The microbial ecosystem in the rumen contains a huge diversity of microbes including, in order of abundance, bacteria, archaea, ciliated protozoa (moving single cells that have a nucleus like animal cells), and fungi [8]. The archaea are single-celled organisms with similarities to bacteria, but they also have important metabolic differences. The bacteria, protozoa, and fungi work together using a fermentation process to degrade ingested forage and convert it into chemical energy for their use. These microbes also produce small fatty acids as side products of the fermentation, which are absorbed by the cow for use as its primary energy source.

    The microbial fermentation process in the rumen also produces carbon dioxide and hydrogen gas, which are used by some of the archaea (hydrogen is their energy source). An important by-product of archaea metabolism is methane, which the cow releases into the atmosphere by belching. The emission of methane also represents wastage of up to 10% of the total energy in the cow’s ingested feed [2]. Less energy means less meat and milk. Thus, decreasing methane emission from the cow could be good for the atmosphere and could also improve dairy cow productivity. The key to decreasing methane emission from the cow is to decrease some of the archaea microbes in the rumen.

    Methane Metrics

    The FAO estimates that there are about 3 billion domesticated ruminants in the world [1] that release approximately 100 million tons of methane into the air each year [2, 9]. Most of the methane emission comes from about 1.5 billion beef and dairy cattle [2]. Over the next 30 years, the FAO predicts a doubling of global demand for meat and milk as the human population heads towards ten billion people [9, 10]. The extra food demand will require increased numbers of ruminants that further increase the level of methane in the atmosphere [9]. The numbers are all big, getting larger, and demanding attention. So, why is there such a fuss about methane?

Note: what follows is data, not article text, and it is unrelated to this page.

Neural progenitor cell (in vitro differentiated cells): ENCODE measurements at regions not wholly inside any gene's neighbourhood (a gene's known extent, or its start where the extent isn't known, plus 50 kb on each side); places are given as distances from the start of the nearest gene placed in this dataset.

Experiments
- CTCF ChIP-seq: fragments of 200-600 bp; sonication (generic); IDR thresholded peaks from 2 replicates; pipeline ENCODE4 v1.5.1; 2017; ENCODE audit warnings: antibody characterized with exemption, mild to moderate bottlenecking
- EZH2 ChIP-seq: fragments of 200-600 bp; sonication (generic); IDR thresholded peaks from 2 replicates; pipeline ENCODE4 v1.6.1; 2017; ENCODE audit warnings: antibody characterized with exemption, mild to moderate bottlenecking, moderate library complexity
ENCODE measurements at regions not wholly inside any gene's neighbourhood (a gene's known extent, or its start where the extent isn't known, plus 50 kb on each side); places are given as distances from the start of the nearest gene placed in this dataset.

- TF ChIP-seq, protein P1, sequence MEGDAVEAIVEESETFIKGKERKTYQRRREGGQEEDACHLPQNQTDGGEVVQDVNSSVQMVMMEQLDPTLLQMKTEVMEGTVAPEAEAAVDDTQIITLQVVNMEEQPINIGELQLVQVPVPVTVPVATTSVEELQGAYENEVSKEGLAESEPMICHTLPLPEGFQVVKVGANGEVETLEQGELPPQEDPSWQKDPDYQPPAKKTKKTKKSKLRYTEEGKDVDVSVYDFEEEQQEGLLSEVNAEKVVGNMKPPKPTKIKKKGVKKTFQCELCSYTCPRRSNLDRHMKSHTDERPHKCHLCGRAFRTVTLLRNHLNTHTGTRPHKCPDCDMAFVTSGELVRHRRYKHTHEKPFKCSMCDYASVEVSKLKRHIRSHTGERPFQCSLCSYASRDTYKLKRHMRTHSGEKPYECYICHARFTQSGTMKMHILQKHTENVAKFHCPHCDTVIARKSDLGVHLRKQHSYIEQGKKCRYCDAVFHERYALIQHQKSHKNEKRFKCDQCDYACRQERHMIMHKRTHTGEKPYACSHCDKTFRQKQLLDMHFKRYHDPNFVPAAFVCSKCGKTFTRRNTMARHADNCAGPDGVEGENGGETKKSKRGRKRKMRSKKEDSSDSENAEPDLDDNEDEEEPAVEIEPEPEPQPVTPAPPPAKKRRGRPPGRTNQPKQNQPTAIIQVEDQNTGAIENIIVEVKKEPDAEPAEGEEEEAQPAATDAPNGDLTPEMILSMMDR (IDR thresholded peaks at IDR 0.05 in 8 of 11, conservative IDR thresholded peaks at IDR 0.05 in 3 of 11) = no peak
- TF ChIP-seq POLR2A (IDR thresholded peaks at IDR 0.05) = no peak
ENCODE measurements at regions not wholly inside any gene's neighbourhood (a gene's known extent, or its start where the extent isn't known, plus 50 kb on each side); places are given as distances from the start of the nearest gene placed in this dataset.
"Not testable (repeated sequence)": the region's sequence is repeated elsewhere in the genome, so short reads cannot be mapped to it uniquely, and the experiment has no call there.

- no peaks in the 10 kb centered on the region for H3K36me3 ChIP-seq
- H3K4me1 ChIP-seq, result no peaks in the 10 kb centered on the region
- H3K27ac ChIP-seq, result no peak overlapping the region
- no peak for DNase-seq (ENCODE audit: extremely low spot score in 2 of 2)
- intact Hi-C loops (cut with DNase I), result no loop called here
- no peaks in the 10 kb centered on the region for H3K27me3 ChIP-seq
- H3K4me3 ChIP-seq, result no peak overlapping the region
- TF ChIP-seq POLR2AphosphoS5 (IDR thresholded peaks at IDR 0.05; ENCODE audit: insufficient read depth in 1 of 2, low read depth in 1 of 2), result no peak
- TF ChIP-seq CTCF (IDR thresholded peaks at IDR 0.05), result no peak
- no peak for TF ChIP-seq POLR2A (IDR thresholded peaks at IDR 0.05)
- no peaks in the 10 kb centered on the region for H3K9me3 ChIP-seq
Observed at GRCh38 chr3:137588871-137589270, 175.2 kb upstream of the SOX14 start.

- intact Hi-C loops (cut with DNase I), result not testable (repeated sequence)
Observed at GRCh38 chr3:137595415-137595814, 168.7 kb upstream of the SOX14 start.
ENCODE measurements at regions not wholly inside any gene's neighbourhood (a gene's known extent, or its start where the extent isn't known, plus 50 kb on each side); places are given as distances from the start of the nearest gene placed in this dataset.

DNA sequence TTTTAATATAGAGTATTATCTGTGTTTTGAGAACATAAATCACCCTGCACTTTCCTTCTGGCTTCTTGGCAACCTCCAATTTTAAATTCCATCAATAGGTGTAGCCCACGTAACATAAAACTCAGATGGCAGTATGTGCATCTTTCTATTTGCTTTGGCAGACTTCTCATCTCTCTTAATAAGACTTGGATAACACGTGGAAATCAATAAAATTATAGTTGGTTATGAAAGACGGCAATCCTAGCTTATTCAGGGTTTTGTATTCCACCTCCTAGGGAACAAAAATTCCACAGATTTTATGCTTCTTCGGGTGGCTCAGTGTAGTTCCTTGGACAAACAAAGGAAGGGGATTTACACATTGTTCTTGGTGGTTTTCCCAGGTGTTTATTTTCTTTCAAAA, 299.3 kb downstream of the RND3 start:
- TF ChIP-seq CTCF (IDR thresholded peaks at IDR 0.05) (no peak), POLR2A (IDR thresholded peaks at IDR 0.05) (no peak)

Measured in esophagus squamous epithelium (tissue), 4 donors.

Methane is approximately 30 times more potent than carbon dioxide as a greenhouse gas [2, 9]. On the brighter side, the lifetime of newly emitted methane in the atmosphere is only about ten years while the carbon dioxide lifetime is 100 years [9]. A decrease in methane emission from ruminant animals can have relatively rapid beneficial effects on the load of greenhouse gases in the atmosphere. Consequently, strategies for methane abatement from ruminant livestock industries are a high priority of many government agencies [1, 2, 11-13].

    Deep Exploration of Rumen Microbes

    A large group of scientists from eight countries recently published their new and innovative insights into the complex microbial communities present in the cow rumen [5]. The first author on the publication is John Wallace from the University of Aberdeen. Their research, published in Science Advances, highlighted international cooperation at its best. The investigators’ aims were first to determine whether cow genetics regulates the different populations of microbes in the rumen, and secondly to identify the specific microbial populations in the rumen that affect cow productivity traits and methane emission. This milestone investigation used more than 1,000 Holstein and Nordic Red dairy cattle from the U.K., Italy, Sweden, and Finland.